Even when we were young, the dark called to my brother in a way it didn’t call to me. If such things are allotted to us somehow, if we are given ordinary measures of light and dark between us, the dark reached for my brother and not for me.
Jimmy was born complicated on the inside, in layers that I have only begun to see. The inside layer is as clear to me now as if it had always been visible: thin and delicate, translucent and veined, a glowing tissue-paper lantern, complex and iridescent as a dragon-fly wing. This is where the artist lived, where the painter that he grew up to be was waiting, bathing him in the color he would bring to the canvas, the beautiful world pulsing through tiny veins, even then.
I wonder, sometimes, how long it took for the dark to notice him.
When we were little, we drove for days once to visit our cousin’s farm in Ontario, my brother and I buckled into the back seat of our new family car. The farmhouse had chickens in the kitchen and cows standing at the back door.
When it got dark, Aunt Jackie took all the kids out to the field to walk in the tall grass, each of us armed with an empty pickle jar. As we walked, fireflies flew up around our ankles as if we were floating across a field of stars.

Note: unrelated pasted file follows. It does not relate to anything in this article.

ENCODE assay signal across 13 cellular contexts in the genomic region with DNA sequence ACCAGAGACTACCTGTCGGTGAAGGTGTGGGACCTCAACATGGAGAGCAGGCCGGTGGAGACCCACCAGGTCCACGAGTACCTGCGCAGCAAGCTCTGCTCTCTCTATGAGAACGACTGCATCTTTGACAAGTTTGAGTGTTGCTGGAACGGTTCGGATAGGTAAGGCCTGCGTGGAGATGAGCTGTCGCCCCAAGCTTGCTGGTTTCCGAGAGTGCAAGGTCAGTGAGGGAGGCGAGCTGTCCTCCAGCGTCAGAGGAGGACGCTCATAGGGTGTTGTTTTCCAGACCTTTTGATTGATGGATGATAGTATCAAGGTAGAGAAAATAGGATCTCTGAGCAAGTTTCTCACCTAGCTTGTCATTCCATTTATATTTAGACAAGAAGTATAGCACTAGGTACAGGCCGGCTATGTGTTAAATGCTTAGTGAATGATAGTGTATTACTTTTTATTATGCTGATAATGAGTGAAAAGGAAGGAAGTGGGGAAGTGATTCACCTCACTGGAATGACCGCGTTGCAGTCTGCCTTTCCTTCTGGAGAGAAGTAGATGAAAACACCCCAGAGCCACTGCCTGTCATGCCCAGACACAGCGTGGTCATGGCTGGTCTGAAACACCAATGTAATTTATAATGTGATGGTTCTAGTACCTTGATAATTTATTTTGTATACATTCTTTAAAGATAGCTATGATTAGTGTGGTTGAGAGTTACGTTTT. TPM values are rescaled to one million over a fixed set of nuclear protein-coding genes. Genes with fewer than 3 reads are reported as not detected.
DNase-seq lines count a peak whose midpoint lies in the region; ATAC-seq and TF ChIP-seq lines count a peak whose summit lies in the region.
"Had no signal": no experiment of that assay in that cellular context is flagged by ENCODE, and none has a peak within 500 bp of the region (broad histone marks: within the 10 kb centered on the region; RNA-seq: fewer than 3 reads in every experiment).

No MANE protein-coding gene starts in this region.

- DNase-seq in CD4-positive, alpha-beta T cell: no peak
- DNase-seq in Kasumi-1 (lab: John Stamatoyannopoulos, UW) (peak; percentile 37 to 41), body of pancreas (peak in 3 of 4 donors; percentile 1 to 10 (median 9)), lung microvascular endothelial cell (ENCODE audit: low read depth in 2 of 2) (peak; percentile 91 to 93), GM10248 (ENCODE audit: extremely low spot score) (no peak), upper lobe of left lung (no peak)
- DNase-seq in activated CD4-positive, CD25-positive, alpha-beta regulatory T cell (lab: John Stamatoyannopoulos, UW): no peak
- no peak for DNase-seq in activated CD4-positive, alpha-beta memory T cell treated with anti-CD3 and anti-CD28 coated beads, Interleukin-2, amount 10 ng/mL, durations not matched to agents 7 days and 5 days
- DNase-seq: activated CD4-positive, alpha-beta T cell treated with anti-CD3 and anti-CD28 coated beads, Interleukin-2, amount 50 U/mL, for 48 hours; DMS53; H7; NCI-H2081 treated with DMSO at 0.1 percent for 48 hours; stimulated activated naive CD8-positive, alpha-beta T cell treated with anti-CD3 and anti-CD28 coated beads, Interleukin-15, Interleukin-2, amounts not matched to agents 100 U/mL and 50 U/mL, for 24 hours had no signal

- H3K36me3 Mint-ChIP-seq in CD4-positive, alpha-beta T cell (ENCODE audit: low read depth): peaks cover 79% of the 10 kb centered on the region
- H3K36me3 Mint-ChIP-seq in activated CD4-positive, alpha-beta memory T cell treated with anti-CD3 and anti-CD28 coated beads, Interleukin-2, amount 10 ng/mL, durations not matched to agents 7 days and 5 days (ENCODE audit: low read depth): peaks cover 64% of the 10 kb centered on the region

I had never seen fireflies before. I was captivated, enchanted by the night. The dark was nothing with a field of stars at your feet. If you were quick, you could catch the fireflies in your hands and put them in your jar. After a while, everyone had bright jars of fireflies but me.
“I can’t catch any!” I said, embarrassed that my voice broke, as if I was crying. “Crying’s not going to make you any faster,” Aunt Jackie called out from the dark.
I decided I didn’t want a firefly anymore.
“Suit yourself,” she said.
Later, when my Aunt wasn’t looking, my brother whispered to me.
“You can have mine,” he said.
He loosened the lid and held the jar underneath mine to let his fireflies fill up the empty glass. That night I walked all the way back to the porch by myself, with a magic lantern of my own, as if there was no such thing as darkness.
Everybody needs a brother who can catch fireflies, I thought to myself.
I loved him fiercely.
The night our father died, I sat in the quiet of the hospice room staring at the stillness of his body. I breathed in the silence, the whispers and moaning of grieving had stopped. His wife and her daughter were there, but for a moment I had the peculiar sense of having been left, a child abandoned on a park bench in a strange town.
I had walked with him for three long months to his death, about which I could do nothing, shuffling down the dimly lit corridor to the place where he would finally leave me and go on ahead. When you lose someone you love, the world comes undone for a while.
I knew I could not go back, that night, to cups of tea and boxes of tissues at their trailer. I knew I could not offer any words of comfort to his wife, Dona. I knew I could not yet endure the tears settling into memories in the quiet of the living room, the absence of his things already packed up and put away. I knew I could not hear anyone speak his name without feeling myself smash into a thousand pieces, an icicle dropped on the cement.